• Try different activities and see what your mice enjoy. Once you know their preferences, you can pick a variety of activities they enjoy and give them the choice to engage in these with you regularly – making sure to change the activities frequently so they don’t get bored but bearing in mind their neophobia which, as explained earlier, can mean they need some time to get used to new experiences
Mice enjoying resting in a bed together.

Examples of physical enrichment include:

  • The enclosure
    • large enough to allow for exercise and tall enough for the mice to stretch or rear up
    • split flooring/multiple levels with carpeted ramps that provide mice access to shelving or other vertical spaces they enjoy
  • Furniture
    • Opportunities to dig/burrow e.g., deep trays filled with substrate
    • Hammocks
    • Hides and boxes, some with nesting material e.g., cut up clothing or towels
    • Tubes and tunnels e.g., cardboard tubes from toilet paper, paper towels, rolled carpeting, PVC pipe, plastic tubing. These can be laid on the substrate, buried in/under it, or suspended above it.
    • Ropes/branches/ladders to allow climbing exercise
    • Exercise wheels, which must be the right type and size to ensure the comfort and safety (look for mouse-specific ones) and ensure that the wheel does not have any sharp edges or anything that could catch a leg or tail and cause injury. Usually it is safest for exercise wheels for mice to be made of solid plastic, not bars (to make sure feet and tails can’t get trapped and injured).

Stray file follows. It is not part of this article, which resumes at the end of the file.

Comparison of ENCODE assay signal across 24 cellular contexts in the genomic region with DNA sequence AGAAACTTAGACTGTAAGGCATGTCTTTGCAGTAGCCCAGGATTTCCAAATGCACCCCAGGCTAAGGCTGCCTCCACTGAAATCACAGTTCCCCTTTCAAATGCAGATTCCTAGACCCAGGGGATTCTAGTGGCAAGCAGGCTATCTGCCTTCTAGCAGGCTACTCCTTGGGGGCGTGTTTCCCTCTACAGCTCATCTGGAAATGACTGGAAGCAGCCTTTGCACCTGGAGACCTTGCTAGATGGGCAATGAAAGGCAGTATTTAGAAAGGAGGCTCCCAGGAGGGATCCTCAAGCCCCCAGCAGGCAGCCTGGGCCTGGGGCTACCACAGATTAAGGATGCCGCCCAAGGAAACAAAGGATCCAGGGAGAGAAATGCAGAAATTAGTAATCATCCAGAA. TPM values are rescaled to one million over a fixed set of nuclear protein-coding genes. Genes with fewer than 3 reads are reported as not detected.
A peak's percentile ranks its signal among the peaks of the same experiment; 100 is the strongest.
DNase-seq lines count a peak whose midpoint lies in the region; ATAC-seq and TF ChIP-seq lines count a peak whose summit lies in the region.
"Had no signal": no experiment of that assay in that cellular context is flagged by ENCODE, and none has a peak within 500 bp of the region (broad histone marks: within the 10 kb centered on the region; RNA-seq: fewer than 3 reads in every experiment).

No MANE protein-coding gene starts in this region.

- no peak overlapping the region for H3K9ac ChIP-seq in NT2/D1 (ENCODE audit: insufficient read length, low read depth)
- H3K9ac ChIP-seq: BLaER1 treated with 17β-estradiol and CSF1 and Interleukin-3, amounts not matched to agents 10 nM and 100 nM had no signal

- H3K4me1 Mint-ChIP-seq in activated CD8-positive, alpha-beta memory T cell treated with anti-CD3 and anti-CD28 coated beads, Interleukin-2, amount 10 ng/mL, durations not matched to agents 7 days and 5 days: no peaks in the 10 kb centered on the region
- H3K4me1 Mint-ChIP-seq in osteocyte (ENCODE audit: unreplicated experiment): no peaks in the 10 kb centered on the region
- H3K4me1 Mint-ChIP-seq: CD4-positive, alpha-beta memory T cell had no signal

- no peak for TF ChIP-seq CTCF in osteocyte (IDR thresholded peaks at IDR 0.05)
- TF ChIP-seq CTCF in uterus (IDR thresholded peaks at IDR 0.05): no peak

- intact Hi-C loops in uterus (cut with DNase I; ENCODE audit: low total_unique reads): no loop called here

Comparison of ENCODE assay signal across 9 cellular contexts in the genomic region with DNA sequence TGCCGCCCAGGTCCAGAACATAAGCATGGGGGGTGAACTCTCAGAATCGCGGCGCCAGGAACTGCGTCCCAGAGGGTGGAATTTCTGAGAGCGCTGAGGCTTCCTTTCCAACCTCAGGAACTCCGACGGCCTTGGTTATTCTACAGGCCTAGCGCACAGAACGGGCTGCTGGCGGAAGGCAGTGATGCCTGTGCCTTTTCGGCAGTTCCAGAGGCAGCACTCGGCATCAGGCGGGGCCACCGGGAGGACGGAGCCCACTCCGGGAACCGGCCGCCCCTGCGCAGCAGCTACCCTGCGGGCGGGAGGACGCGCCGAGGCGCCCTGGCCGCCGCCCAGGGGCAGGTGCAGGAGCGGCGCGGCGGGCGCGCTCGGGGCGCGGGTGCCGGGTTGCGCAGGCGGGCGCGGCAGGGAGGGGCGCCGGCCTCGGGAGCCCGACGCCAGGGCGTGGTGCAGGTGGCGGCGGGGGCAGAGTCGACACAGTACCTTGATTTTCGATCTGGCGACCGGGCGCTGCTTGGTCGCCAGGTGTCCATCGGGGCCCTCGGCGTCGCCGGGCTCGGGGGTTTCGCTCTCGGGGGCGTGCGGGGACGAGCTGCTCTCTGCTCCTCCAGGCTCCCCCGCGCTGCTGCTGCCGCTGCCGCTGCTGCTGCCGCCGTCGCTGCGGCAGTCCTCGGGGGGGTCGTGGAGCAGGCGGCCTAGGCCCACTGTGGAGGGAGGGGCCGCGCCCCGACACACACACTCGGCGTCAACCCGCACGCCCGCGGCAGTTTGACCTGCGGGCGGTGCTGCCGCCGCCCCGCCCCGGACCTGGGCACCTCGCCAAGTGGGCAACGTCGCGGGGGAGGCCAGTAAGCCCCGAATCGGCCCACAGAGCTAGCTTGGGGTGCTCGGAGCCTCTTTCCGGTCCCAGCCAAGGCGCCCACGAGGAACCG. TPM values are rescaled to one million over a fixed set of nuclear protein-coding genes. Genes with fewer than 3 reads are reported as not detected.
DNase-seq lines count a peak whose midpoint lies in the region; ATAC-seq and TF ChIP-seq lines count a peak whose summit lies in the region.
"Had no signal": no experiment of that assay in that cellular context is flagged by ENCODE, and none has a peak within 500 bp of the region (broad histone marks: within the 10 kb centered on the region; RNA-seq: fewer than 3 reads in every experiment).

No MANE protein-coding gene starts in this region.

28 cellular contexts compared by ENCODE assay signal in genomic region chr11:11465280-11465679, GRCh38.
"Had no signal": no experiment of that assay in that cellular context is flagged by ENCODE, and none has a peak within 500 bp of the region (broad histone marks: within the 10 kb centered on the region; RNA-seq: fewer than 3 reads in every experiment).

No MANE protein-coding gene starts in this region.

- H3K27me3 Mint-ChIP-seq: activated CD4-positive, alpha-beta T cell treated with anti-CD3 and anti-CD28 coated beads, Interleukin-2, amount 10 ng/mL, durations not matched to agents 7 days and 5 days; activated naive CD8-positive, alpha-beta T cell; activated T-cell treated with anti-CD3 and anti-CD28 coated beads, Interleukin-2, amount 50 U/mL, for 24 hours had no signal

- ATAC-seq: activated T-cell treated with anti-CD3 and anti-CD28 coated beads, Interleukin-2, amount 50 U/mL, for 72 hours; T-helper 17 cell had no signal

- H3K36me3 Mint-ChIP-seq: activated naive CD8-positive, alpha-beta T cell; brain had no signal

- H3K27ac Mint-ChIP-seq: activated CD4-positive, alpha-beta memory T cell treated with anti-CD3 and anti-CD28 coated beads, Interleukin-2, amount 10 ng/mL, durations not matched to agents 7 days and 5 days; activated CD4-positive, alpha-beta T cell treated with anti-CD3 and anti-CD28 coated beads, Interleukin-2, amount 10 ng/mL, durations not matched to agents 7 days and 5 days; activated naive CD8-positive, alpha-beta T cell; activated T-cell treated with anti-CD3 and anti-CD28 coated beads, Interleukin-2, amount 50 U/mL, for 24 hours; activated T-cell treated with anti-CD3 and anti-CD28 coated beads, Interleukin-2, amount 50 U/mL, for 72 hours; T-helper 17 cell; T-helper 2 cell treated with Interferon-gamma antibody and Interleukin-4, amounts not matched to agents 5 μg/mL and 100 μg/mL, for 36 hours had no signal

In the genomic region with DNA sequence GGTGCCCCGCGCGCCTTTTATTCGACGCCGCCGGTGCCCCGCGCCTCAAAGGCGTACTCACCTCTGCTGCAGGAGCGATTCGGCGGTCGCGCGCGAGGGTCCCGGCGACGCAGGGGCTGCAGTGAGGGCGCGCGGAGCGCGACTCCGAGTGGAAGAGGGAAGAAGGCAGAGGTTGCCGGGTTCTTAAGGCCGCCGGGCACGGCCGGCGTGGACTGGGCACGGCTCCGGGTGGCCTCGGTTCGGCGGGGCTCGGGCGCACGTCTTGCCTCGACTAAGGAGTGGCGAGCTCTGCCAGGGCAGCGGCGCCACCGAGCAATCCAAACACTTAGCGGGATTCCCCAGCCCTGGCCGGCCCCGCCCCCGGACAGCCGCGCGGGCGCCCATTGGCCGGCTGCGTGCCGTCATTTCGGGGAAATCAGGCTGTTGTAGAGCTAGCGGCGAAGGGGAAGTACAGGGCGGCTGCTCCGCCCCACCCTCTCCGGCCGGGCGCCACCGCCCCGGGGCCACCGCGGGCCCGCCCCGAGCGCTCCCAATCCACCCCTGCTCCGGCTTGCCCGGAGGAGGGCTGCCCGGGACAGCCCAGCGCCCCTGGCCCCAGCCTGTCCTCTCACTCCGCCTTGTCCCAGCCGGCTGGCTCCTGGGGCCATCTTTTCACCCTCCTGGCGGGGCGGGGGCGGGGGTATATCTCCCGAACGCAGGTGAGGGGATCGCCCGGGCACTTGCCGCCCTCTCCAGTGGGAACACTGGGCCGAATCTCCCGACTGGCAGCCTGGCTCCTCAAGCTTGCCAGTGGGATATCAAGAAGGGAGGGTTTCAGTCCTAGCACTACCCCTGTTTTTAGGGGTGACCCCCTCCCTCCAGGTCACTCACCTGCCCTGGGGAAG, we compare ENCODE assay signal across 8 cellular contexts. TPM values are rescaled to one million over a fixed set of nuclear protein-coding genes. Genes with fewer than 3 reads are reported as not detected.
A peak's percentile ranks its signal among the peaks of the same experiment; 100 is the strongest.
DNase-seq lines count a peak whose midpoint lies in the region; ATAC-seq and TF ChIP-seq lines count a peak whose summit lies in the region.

• Toys that can be chewed safely; e.g., wooden blocks, chew sticks, other wood toys, cardboard boxes and tubes, and branches of safe trees.
Mice enjoying using a tunnel together.
Mice emerging from a hide filled with nesting material to investigate their owner’s hand.

Examples of sensory enrichment include:

  • Offering items with new or novel tastes and smells
  • Rotating enclosure furniture
  • Providing an appropriate day/night cycle
  • Food items that have to be gnawed e.g., dog biscuits, nuts, etc.

Examples of occupational enrichment include:

  • Providing materials so they can build a nest
  • Positioning wood or cardboard blocks so they can gain access to another area by chewing
  • Multi-tiered enclosures with connecting ramps
  • Constructing mazes or bury tubing under bedding
  • Rotating enclosure furniture on a regular basis


​​Banks RE, Sharp JM, Doss SD, Vanderford DA (2010) Enrichment. In: Exotic Small Mammal Care and Husbandry. Wiley, pp 11–19

​Evans E (2006) Small rodent behaviour: mice, rats, gerbils, and hamsters. In: Bays TB, Lightfoot T, Mayer J (eds) Exotic Pet Behavior. W.B. Saunders, pp 239–261

​Girling S (2013) Small mammal husbandry, housing and rearing. In: Veterinary Nursing of Exotic Pets. John Wiley & Sons, Incorporated, Newark, pp 26–35

​Pilny AA (2015) Small Exotic Companion Mammal Wellness Management and Environmental Enrichment. Veterinary Clinics of North America – Exotic Animal Practice 18:245–254

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Updated on June 19, 2024